•  Facts are a narrow view. (1+ / 0-)
              Recommended by:
              Mote Dai

              Yeah.

              What will happen the next time the mob comes?--Neil deGrasse Tyson

              by mem from somerville on Sun Jul 27, 2014 at 02:58:35 PM PDT

              [ Parent ]

              •  When facts are taken from one narrow (5+ / 0-)

                discipline, then it is narrow. You refuse to accept that this is a democratic process and insist on calling us Tea Partiers or worse.

                I am a human geographer which is the only discipline which combines the hard and soft sciences. I know soil but I also know politics and economics. Part of this measure is to protect Oregon's agricultural exports. The GM contamination of our Oregon wheat was a wakeup call to us here. The Asians love our soft white winter wheat for noodles but do not want GMO. There are other ramifications of GMO cultivation that you are not considering at all.

                We have it within our power to make the world over again ~ Thomas Paine

                by occupystephanie on Sun Jul 27, 2014 at 03:46:11 PM PDT

                [ Parent ]

                •  Ok, so you admit (0+ / 0-)

                  that this is about protecting an industry?

                  Mm hmm.

                  What will happen the next time the mob comes?--Neil deGrasse Tyson

                  by mem from somerville on Sun Jul 27, 2014 at 04:36:51 PM PDT

                  [ Parent ]

                  •  Nope. Civil rights. (2+ / 0-)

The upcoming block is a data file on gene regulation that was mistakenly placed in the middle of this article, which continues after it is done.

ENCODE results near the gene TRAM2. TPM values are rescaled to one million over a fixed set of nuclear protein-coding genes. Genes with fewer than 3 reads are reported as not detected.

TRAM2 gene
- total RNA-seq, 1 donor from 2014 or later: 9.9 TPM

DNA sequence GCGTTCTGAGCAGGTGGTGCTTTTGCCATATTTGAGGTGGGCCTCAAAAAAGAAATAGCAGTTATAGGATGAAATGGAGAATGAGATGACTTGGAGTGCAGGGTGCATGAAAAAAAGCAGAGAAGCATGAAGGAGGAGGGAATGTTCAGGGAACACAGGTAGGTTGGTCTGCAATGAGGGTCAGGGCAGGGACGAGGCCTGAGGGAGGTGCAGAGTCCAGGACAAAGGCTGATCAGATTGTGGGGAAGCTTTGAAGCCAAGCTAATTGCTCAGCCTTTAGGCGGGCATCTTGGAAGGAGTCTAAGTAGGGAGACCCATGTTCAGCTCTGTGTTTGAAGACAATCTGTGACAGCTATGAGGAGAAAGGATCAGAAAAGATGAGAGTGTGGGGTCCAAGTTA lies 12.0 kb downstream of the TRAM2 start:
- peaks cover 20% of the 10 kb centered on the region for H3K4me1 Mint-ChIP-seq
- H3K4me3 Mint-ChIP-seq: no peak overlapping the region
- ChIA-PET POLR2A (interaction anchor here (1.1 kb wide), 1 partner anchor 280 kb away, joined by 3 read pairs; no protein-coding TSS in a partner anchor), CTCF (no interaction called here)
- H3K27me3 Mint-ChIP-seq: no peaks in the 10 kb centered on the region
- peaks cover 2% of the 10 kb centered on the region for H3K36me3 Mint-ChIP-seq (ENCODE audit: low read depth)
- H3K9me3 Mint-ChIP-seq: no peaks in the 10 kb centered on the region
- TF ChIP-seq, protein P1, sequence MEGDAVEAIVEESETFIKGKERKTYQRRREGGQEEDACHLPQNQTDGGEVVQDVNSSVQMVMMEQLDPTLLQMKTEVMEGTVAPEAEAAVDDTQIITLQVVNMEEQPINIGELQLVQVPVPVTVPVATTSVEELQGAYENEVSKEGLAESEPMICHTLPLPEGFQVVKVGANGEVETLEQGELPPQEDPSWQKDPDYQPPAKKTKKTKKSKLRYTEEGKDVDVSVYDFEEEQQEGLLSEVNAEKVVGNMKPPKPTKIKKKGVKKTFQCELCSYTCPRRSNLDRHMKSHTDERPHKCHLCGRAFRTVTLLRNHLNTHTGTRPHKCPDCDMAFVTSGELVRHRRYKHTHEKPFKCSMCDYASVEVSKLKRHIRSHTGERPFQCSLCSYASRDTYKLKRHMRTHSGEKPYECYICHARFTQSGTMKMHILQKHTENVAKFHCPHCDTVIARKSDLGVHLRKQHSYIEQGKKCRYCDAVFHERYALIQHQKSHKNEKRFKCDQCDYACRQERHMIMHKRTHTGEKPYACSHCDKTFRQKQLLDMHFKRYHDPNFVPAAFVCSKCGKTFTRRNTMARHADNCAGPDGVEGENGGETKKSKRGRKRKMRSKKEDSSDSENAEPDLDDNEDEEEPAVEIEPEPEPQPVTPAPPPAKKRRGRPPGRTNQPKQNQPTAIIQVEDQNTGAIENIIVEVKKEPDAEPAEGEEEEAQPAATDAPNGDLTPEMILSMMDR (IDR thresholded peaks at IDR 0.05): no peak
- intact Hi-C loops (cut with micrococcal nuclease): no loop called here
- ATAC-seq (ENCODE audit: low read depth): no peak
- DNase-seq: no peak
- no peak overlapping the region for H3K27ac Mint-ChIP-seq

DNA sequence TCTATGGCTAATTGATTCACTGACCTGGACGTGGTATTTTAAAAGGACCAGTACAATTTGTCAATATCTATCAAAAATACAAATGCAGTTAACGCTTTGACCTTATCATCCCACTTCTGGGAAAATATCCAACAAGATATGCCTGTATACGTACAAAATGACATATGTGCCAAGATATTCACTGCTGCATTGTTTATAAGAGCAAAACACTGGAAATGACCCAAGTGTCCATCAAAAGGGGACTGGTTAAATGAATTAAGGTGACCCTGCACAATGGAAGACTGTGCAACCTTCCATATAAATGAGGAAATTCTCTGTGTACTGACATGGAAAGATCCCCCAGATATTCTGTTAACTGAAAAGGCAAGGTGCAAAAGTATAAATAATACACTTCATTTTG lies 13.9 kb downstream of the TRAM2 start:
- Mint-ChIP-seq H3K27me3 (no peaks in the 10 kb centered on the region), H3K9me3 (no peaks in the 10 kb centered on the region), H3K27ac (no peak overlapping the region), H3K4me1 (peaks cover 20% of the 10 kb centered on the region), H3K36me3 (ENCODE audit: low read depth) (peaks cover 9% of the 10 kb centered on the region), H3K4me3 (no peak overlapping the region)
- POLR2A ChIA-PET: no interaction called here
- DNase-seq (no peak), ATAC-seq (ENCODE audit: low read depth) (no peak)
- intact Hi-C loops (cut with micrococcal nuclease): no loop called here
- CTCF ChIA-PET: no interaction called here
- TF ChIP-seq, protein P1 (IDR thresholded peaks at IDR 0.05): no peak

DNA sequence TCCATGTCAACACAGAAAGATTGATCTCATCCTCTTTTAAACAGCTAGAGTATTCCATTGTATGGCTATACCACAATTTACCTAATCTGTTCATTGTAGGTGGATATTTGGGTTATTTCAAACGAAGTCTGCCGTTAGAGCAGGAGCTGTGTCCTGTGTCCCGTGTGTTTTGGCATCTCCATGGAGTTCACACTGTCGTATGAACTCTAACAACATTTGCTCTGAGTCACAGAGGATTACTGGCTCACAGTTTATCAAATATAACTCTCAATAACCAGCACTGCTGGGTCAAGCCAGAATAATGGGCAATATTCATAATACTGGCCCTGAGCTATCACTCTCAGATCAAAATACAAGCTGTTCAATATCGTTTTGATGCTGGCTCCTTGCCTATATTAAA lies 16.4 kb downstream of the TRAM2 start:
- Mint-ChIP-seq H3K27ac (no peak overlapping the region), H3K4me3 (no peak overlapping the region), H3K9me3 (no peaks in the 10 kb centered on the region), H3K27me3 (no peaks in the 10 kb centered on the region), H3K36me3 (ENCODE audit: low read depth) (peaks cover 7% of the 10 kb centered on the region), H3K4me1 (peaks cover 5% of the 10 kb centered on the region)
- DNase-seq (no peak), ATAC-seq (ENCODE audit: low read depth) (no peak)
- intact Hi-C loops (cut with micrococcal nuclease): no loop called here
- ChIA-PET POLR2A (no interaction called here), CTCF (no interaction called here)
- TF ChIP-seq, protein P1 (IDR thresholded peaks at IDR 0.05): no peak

Recommended by:
                    ZhenRen, RiveroftheWest

                    We have it within our power to make the world over again ~ Thomas Paine

                    by occupystephanie on Sun Jul 27, 2014 at 05:23:23 PM PDT

                    [ Parent ]

                  •  As owner of a small organic farm I want the right (0+ / 0-)

                    to grow and sell crops uncontaminated by GMOs. My customers want the right to know if the food they eat and serve to their families is uncontaminated by GMOs. Why is there such determined opposition to the simple matter of informing consumers and letting them make their own decisions about what they want to buy and eat?

                    Could it be MONEY? Could it be PROFITS?

                    •  I am against the bastardization by Monsanto of (0+ / 0-)

                      genetic engineering which does endanger the environment. But throwing the baby out with the bath water or capitulation to Big Chem are not the only ways. My comment (above) was to point out that the process of GMO labeling is not a simple process and criminalizing that process is so counter productive that it is exactly the sort of tactic that GMO cheerleaders have warned against.

                      Life is just a bowl of Cherries, that stain your hands and clothes and have pits that break your teeth.

                      by OHdog on Mon Jul 28, 2014 at 04:46:52 AM PDT

                      [ Parent ]

                      •  Good morning, OHdog (1+ / 0-)
                        Recommended by:
                        RiveroftheWest

                        There is no stopping the public pushback against the agrochemical industry tainting our food for twenty years without our knowledge. We are pursuing a legislative process through the ballot box, not ripping plants up in the field.

                        The labeling itself is simple. The ramifications for the food industry are not as they mix foods, so it will mean changes in the way that our food is produced. It will reverse the process of hiding GMOs in the food supply. This is the fault of those who chose to hide it there in the first place.